LearnHub, which launched last month, is a social network for students and teachers/lecturers. It’s made up of a range of user-created communities around a specific topic, like Mathematics or Photography. Students can interact with other students and with educators. They can join a community created by a “lecturer” who teaches a course by posting lessons (including powerpoint presentations) and tutorials, and initiating debates. The “lecturer” can also set tests and track students’ progress. What’s most impressive is the site offers real-time tutoring through live video, voice and document sharing. All of this is free, but teachers can charge a fee for their courses and for tutoring in the LearnHub marketplace.

The more I use LearnHub, the more I’m impressed by it. While the line between student and teacher is blurred through this mode of learning since anyone can teach a course or offer a solution to an equation, what makes LearnHub an effective educational resource is that many professional teachers and experts have joined the network and are offering courses. The information on the site then is, for the most part, trustworthy. LearnHub also has a reputation system for users to rank other users’ answers/courses. The higher your ranking, the higher your authority on the network. It’s a great way for students to find credible sources, and for teachers to market their expertise or offer it freely.

In the words of its developers, Socrato is a “web-based test preparation and assessment platform”. Professional teachers can use the application to post multiple-choice tests, which their students then take online. Socrato boasts analytical tools that tracks students’ progress and helps them identify their strengths and weaknesses. Students can also create study groups and share content with their peers. The application is currently in its beta phase and freely available to the public, but will become a pay-to-use service soon.

Unlike LearnHub and Socrato, this social network is aimed exclusively at students. While professionals can sign up, skoogO automatically links all students to each other. Based on the profile information you provide, it connects you to other students at your university/school, or those from around the world who are doing a similar course, or even using the same textbook as you are. Students can then ask and answer questions relating to their course, and engage in online peer-to-peer learning this way. Although skoogO aims to be an educational resource for students, they seem to be using it more as an alternative to Yahoo!Answers or the local Answerit, rather than for purely educational purposes. (Questions range from “Is it better to be feared or loved?” to “What shampoo and conditioner is best for naturally curly hair?”).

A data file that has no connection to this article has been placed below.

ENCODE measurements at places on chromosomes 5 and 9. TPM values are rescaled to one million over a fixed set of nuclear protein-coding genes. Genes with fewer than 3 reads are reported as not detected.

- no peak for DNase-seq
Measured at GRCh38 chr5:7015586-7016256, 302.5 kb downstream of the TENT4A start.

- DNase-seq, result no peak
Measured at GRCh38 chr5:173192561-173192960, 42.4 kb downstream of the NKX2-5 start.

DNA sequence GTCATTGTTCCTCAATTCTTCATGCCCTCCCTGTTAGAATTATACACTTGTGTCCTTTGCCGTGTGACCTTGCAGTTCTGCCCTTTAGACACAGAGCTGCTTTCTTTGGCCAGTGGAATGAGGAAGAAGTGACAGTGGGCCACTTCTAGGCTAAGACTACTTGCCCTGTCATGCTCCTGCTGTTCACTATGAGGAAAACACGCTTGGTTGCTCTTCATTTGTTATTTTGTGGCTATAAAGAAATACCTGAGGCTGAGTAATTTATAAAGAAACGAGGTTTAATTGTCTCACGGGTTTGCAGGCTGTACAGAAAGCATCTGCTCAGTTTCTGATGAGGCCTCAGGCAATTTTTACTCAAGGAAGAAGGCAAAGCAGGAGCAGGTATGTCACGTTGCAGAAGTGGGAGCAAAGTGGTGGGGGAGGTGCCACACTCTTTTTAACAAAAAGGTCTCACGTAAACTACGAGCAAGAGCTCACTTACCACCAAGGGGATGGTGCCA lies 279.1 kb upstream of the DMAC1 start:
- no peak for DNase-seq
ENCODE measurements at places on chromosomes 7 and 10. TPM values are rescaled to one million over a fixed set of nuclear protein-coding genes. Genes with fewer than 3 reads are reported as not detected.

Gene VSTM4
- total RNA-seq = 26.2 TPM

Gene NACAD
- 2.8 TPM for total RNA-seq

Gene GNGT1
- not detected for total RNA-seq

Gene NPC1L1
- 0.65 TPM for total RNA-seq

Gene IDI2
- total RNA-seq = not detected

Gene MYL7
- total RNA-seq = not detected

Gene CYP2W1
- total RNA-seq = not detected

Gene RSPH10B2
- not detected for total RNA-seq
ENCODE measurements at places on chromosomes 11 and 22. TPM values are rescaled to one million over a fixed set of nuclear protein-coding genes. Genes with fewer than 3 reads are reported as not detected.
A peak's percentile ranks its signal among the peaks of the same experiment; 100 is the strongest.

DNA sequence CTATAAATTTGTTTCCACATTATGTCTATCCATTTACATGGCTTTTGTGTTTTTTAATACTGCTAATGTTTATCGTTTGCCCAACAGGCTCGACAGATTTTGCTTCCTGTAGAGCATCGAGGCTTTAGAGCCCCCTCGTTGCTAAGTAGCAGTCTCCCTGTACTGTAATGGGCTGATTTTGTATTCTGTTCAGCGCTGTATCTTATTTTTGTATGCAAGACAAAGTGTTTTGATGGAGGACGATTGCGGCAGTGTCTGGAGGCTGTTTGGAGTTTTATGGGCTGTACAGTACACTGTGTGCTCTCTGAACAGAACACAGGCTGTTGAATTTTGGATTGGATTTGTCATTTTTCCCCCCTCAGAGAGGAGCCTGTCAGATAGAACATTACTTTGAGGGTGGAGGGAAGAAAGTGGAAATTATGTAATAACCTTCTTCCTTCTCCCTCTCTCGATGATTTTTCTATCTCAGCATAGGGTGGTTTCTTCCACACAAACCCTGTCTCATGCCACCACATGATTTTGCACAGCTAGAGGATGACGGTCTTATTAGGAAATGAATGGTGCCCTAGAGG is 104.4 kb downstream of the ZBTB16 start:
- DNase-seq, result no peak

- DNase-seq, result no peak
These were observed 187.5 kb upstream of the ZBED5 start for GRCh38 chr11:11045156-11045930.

I’ve e-mailed my younger siblings the links to these sites because I think they really can be valuable and useful to them (and me). While e-learning resources are not a substitute for face-to-face education, they can augment students’ learning and provide them with a variety of knowledge that they otherwise wouldn’t be exposed to. I’m not saying do away with classroom-based education, I’m saying that if a teacher wants to engage with his/her students, he/she should use the technological medium that most appeals to them. This way, they’re less likely to doze off in the middle of a lesson – or prick each other with needles, they way my friends and I did in Needlework class.

24 April, 2008 at 2:37 pm 4 comments